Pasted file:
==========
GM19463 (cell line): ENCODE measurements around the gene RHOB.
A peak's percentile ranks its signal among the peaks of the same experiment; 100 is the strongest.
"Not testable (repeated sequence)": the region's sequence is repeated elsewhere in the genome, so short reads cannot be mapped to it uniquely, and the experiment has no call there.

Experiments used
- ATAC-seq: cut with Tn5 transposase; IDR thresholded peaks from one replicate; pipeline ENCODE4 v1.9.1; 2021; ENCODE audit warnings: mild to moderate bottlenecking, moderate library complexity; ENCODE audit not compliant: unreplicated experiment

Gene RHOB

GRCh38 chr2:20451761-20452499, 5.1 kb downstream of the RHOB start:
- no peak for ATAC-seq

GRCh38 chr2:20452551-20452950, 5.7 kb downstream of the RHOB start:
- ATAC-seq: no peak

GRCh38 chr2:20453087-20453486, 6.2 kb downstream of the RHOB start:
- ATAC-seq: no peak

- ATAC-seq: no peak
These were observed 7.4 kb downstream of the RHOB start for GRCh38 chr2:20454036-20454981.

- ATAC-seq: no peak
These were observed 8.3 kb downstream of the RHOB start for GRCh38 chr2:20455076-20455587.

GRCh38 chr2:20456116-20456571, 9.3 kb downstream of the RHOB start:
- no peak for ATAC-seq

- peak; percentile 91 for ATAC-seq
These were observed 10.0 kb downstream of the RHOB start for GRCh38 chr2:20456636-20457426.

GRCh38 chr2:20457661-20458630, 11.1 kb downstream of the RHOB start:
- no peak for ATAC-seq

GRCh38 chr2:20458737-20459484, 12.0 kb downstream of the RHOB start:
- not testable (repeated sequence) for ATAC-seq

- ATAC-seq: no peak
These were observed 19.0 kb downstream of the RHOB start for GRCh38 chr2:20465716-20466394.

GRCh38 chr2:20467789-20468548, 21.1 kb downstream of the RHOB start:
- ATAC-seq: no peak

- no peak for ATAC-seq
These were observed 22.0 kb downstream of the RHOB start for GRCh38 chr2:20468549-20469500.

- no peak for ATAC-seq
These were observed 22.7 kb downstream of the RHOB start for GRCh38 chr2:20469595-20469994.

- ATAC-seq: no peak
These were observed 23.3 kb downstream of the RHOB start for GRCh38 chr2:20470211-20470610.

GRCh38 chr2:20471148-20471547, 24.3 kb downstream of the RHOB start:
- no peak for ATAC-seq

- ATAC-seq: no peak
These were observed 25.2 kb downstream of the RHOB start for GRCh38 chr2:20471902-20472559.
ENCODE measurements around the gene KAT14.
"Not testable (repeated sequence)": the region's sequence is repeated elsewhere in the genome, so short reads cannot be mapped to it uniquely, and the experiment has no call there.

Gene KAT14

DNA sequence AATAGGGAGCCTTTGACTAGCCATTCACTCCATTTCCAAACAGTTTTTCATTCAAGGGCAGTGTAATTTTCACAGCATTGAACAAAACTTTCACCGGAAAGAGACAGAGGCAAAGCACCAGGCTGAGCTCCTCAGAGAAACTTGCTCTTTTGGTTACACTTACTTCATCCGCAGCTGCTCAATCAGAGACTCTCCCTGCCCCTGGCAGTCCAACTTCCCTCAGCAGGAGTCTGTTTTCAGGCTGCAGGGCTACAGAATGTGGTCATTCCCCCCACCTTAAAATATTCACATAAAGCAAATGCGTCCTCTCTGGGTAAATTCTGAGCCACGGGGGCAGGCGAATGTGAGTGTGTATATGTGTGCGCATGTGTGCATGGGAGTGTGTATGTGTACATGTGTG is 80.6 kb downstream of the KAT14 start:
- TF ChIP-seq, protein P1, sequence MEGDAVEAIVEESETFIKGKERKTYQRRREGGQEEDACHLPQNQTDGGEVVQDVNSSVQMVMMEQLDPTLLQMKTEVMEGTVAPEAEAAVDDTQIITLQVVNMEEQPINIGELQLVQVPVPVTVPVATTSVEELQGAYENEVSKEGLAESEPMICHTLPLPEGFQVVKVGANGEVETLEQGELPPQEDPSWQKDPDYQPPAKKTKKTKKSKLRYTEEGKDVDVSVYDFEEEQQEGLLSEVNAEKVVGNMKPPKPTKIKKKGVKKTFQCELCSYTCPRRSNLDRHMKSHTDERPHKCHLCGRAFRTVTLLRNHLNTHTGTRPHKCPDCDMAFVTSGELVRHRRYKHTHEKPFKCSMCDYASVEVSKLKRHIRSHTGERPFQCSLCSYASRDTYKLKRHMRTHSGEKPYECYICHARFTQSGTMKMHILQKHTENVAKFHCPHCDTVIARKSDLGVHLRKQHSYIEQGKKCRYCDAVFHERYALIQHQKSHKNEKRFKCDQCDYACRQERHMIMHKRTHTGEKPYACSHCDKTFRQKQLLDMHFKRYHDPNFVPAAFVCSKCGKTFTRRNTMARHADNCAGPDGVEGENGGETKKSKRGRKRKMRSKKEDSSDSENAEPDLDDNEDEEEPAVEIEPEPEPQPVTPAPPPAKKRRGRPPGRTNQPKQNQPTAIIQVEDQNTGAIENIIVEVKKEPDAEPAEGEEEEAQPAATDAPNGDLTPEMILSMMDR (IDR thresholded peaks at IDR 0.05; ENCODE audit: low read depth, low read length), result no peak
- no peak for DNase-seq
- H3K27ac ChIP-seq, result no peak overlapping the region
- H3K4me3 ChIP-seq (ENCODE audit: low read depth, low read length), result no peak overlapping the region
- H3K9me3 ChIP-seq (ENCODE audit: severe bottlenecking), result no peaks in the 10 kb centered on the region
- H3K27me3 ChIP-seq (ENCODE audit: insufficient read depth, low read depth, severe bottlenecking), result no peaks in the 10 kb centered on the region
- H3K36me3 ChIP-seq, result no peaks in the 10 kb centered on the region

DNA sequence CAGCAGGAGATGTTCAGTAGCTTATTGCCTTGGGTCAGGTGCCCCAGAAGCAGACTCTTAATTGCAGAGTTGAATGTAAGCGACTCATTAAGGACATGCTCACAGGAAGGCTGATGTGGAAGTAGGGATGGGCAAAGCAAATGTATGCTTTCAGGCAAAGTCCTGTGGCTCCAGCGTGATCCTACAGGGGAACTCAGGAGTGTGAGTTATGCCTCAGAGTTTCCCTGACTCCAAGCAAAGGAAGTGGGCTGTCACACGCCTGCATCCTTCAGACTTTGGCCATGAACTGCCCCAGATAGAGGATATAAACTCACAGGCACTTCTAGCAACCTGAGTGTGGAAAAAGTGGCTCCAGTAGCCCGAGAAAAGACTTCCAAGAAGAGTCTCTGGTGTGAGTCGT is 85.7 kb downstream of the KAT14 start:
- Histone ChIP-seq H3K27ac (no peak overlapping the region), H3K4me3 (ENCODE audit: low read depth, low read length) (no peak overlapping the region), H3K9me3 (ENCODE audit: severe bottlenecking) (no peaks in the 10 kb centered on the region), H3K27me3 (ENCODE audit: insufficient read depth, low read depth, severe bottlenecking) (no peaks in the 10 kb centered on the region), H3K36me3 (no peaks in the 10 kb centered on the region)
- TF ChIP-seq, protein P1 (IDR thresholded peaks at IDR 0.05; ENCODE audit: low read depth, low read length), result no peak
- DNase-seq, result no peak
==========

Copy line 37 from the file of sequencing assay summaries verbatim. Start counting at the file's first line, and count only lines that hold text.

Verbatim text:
- ATAC-seq: no peak